Sorenstam talks to CNN's Living Golf
Tackles gender stereotypes in course design
Swede continues to grow "Brand ANNIKA"
Biggest lesson 'learning to say no'
Annika Sorenstam has never been afraid to mix it with the men.
In May 2003, not content with being the best female golfer on the planet, the then 32-year-old Swede risked her reputation to take on the opposite sex at the Colonial Invitational in Fort Worth, Texas – the first woman to compete on the PGA Tour in 58 years.
She missed the cut that week but it remains one of the highlights of her career and arguably did more to catapult her into the public consciousness than any of her 93 career victories.
Fourteen years later, Sorenstam is now retired, but is forging a successful career as a businesswoman and entrepreneur and continues to challenge the status quo in what she’s discovered is the equally male-dominated environment of golf course design.
‘I’d play you anywhere, anytime’
“It’s been tougher than I thought,” Sorenstam told CNN Living Golf’s Shane O’Donoghue.
“Being a female, when they throw my name in the ring as a designer candidate a lot of times they say, ‘oh, well then this course will be short and easy.’
“I don’t know where it comes from. I think they just have that predetermined notion of women designing shorter courses, and that’s not really what comes to my mind.
“I consider myself, of course a female, but I’m also a golfer and I feel like I can play any golf course out there and I guess maybe my defensive mechanism is, ‘hey, I’d play you anywhere, anytime and then we can go from there.”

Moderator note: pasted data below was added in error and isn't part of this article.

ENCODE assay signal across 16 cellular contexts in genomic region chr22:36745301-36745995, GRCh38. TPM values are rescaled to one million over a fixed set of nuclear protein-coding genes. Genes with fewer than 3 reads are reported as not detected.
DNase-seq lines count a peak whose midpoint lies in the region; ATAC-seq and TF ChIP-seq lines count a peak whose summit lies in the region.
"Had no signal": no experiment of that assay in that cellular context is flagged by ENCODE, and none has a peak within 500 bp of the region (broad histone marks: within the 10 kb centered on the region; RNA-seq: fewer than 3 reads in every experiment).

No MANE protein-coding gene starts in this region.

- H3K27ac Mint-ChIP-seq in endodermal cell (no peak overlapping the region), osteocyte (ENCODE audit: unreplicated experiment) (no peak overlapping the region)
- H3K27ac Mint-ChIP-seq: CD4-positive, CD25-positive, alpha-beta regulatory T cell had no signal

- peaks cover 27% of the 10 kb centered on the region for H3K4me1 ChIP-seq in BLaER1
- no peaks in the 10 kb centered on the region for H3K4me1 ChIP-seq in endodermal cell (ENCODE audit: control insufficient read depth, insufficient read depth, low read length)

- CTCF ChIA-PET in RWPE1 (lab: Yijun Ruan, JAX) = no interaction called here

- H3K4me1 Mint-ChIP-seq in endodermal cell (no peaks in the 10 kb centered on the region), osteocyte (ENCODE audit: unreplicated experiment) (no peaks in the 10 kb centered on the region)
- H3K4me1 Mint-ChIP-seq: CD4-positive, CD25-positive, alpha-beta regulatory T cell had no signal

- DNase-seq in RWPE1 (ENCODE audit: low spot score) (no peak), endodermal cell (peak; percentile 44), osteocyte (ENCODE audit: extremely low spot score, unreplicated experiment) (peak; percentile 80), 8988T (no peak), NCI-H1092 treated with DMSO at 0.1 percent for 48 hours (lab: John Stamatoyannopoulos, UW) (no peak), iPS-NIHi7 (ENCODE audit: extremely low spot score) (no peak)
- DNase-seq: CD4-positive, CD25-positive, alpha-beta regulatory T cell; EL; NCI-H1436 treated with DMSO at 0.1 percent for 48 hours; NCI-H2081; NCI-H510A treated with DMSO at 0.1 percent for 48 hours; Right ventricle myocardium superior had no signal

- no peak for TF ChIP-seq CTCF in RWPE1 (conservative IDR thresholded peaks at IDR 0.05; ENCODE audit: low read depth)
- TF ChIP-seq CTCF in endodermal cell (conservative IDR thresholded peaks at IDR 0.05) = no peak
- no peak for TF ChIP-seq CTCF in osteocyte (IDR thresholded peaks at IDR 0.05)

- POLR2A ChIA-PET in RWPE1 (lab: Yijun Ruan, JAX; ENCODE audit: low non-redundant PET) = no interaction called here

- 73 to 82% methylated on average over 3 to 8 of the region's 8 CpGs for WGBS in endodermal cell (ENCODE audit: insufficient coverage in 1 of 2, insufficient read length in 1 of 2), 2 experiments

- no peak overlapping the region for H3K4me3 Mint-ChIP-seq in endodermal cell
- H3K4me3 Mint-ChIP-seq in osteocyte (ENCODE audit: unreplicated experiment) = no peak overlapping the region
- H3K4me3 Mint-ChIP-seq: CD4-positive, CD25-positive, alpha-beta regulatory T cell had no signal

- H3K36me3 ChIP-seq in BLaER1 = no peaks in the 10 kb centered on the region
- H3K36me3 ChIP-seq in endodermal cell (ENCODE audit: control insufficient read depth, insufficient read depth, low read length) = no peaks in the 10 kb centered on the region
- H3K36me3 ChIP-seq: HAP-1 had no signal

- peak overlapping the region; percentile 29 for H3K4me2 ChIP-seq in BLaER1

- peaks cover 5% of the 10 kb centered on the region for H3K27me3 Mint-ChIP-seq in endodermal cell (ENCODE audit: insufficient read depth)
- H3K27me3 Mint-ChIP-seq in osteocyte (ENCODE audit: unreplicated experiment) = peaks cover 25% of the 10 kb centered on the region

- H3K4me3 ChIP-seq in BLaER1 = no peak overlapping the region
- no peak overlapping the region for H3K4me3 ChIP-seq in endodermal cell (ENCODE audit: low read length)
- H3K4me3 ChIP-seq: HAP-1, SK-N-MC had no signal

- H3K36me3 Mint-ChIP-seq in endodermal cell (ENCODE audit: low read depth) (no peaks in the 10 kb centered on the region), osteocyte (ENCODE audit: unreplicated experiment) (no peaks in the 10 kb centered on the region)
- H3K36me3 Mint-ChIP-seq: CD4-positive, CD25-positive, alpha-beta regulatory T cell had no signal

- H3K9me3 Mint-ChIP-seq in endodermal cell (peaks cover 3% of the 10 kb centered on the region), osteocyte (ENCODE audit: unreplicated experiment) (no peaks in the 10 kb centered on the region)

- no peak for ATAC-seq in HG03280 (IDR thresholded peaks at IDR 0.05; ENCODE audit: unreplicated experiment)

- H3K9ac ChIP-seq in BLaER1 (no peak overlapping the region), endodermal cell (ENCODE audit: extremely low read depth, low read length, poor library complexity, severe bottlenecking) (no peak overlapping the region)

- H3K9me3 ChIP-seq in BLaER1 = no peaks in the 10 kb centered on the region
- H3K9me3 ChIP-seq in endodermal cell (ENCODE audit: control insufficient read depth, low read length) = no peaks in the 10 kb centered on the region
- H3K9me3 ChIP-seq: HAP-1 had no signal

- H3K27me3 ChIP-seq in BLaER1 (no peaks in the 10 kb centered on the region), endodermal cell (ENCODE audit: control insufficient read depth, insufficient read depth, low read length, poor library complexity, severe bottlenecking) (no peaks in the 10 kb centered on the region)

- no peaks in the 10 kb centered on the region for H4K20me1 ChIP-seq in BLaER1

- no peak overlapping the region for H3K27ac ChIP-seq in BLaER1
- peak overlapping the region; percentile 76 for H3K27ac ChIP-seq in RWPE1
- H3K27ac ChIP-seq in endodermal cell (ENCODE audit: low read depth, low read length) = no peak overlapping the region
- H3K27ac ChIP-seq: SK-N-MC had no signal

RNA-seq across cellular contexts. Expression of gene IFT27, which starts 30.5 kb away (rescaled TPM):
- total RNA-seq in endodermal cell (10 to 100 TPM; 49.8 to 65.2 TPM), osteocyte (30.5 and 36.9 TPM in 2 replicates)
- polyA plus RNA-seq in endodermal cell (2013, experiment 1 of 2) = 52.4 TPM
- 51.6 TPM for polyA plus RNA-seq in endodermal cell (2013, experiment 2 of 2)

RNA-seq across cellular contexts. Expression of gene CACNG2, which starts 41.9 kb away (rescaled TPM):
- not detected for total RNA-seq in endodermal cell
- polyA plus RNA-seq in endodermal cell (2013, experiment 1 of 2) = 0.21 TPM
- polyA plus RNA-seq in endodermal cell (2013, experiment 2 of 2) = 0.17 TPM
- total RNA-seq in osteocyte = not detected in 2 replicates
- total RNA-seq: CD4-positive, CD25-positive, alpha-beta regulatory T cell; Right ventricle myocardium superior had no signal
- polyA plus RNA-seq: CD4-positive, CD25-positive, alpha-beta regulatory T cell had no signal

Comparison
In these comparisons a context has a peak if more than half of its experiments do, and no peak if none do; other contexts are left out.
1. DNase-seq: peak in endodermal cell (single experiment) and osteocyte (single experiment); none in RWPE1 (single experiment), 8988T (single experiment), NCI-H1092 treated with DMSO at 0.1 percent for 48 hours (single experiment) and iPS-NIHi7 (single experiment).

Sorenstam has designed three courses in different parts of the world, and at first glance, you would certainly not describe them as “short and easy.” Mission Hills in Shenzhen, China is 6,703 yards in length and her Euphoria course in South Africa is more than 7,000 yards.
Sorenstam says her courses are constructed in such a way that golfers of any ability, age or gender can enjoy them.
“If we’re going to grow this game it needs to be more accessible for juniors and women,” says Sorenstam, who recently captained Team Europe at the 2017 Solheim Cup.
“That means having alternative tees but also you want to make sure you have courses that can satisfy the champions and long hitters.
“I think for a long time people just wanted championship courses, and to me I think that’s short sighted. We’re going to run out of land eventually, you can’t build courses that are 7,600 or 7,800 yards, this is not going to work, we have to find alternative ways to make this game fun.
“I think the game is too hard and it turns people away. It shouldn’t really be a gender question.”
Course design is just one part of Brand ANNIKA, which acts as an umbrella for all aspects of her thriving business, including Sorenstam’s clothing range, foundation work, golfing academy and several junior tournaments.
‘I was determined to be successful’
Her name carries a lot of weight and, at the end of every season, the LPGA awards the Rolex ANNIKA Major Award to the player with the most outstanding record in all five majors.
The 46-year-old is certainly the first female golfer and arguably only female athlete in any sport to transform their name into a truly global brand after retiring.